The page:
But at the moment, rightly or wrongly, they are the only one's doing anything.
I'd rather we all stick together but in all honesty, I don't care one way or another... I really don't.
I just kinda think "Good on the Scots" for doing something... anything, whether it's good or bad, they're doing something, forcing a change... the sooner the rest of us wake up and do something too, the better.
Of course idiots and bigots will hijack causes and of course there will be a lot of Anti English/Scottish sentiment around as debates and tempers flare, but things change, move on and whatever happens, it wont be the end of the world.

That's all of course just IMHO



posted on Sep, 11 2014 @ 07:20 AM
link   
a reply to: ScepticScot



I think we have had this debate before and while we agree mostly on what is wrong with the UK system and even broadly agree on the best solution......


Yes, I think you're right there.



..... the difference is you think reform within theUK I still possible I think the current system is too entrenched and by leaving at least Scotland can change.


I think there is a better chance of achieving positive change throughout the whole of the UK by staying together - strength in numbers.
I don't think such change is imminent, but there is a growing move towards wanting real change and a breakaway from the London / Home Counties centric nature of UK economy / society.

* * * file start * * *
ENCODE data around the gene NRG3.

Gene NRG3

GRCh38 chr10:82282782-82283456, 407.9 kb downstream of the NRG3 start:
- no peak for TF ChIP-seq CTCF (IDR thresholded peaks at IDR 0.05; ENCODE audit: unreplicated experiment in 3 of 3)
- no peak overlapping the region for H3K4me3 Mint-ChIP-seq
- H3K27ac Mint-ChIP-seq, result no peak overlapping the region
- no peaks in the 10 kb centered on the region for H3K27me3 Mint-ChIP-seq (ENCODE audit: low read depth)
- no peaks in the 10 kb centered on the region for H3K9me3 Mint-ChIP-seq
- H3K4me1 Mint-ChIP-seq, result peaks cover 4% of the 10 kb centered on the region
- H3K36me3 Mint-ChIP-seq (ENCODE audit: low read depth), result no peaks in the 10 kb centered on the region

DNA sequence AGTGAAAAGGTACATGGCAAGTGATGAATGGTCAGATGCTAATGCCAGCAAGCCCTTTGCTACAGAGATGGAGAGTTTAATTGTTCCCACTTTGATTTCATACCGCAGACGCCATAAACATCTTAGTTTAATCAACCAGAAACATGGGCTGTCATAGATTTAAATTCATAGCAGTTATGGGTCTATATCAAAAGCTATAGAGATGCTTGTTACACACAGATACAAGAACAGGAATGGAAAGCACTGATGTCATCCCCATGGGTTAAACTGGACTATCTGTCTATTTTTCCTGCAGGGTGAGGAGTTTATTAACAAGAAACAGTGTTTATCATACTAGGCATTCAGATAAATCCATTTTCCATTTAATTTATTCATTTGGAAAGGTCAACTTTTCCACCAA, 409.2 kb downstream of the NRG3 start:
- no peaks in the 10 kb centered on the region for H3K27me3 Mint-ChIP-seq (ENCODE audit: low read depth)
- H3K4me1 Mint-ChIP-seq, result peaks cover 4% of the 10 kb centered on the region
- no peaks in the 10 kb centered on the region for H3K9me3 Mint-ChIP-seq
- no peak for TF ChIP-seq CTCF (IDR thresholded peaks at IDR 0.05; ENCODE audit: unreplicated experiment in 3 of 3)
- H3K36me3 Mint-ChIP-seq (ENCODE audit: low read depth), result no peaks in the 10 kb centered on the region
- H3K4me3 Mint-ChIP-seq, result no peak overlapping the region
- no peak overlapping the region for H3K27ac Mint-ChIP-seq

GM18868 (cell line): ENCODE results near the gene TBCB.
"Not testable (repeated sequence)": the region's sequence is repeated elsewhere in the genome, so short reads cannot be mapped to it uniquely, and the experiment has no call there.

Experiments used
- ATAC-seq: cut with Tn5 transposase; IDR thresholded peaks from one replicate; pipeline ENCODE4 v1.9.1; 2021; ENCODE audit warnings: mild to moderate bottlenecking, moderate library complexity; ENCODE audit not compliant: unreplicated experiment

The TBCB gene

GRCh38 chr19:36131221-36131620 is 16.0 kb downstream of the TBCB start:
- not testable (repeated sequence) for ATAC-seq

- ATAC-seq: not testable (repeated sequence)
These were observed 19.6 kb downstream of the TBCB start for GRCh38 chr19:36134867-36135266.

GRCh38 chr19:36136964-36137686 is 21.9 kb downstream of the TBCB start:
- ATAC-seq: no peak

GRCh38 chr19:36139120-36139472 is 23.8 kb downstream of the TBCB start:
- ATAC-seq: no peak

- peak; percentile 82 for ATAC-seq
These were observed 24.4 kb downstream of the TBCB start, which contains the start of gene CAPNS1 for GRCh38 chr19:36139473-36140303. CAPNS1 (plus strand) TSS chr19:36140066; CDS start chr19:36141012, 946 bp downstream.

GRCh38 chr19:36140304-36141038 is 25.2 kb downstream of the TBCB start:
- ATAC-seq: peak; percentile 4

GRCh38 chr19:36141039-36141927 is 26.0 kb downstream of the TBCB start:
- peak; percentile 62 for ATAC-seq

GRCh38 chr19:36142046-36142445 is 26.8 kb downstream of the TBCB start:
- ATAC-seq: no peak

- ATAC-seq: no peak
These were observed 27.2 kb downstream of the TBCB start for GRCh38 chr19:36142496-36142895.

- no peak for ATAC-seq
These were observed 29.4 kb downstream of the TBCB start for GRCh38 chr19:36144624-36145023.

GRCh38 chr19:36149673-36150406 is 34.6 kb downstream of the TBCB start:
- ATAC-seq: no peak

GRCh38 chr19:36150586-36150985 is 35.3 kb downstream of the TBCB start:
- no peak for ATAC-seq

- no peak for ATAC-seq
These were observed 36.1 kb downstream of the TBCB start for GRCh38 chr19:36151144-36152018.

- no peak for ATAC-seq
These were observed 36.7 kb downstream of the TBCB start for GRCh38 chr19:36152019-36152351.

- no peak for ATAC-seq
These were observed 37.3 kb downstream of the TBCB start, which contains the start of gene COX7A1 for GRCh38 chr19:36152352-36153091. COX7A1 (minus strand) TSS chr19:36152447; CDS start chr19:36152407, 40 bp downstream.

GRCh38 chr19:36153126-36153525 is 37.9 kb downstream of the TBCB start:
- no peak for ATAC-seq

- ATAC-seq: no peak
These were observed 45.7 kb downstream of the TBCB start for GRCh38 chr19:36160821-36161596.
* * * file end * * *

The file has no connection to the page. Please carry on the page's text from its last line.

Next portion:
Perhaps Scotland can change - it certainly has the talent etc - but will it?
That's the great unknown - and nothing that I've read / heard has convinced me that there is a clear and agreed strategy for achieving real change.
Its still going to be the same set of elite's in control and its more than likely that an independent Scotland will get swallowed up by the behemoth that is the EU.



posted on Sep, 11 2014 @ 07:22 AM
link   
Royal

Bank

of Scotland....

to relocate from Scotland if it votes YES to independence...

It's almost an oxymoron.



posted on Sep, 11 2014 @ 07:25 AM
link   
a reply to: blupblup

As usual, wise words my friend.



posted on Sep, 11 2014 @ 08:10 AM
link   
I have a quick question. If the vote really is as tight as some of the previous polls seem to suggest - let's say 50.01% being for independence and 49.99% being against it - would that be any kind of a mandate?



posted on Sep, 11 2014 @ 08:35 AM
link   
I too have a question >>>> There is no doubt that there is oil around the

sea in Scotland, but won't they only get a % of the value of the oil produced?

Because it is the oil companies who have the man power and 'tools' that

extract that oil, Scotland will have a type of franchise with them?



posted on Sep, 11 2014 @ 08:38 AM
link   
a reply to: alldaylong

Just some more fear mongering to add to the fire!

End of the day I hope Scotland does indeed return a vote of YES regarding the referendum!



posted on Sep, 11 2014 @ 08:39 AM
link   
a reply to: AngryCymraeg
Technically it is enough but in reality would be a pretty weak position for going into negotiations. However would also a really poor result for no when half the population dislikes the whole set up of government enough to want to leave. Think turn out will be important if it is above 80% gives any result more legitimacy.



posted on Sep, 11 2014 @ 08:58 AM
link   
a reply to: eletheia

The government license oil companies, so take a cut. They also tax them.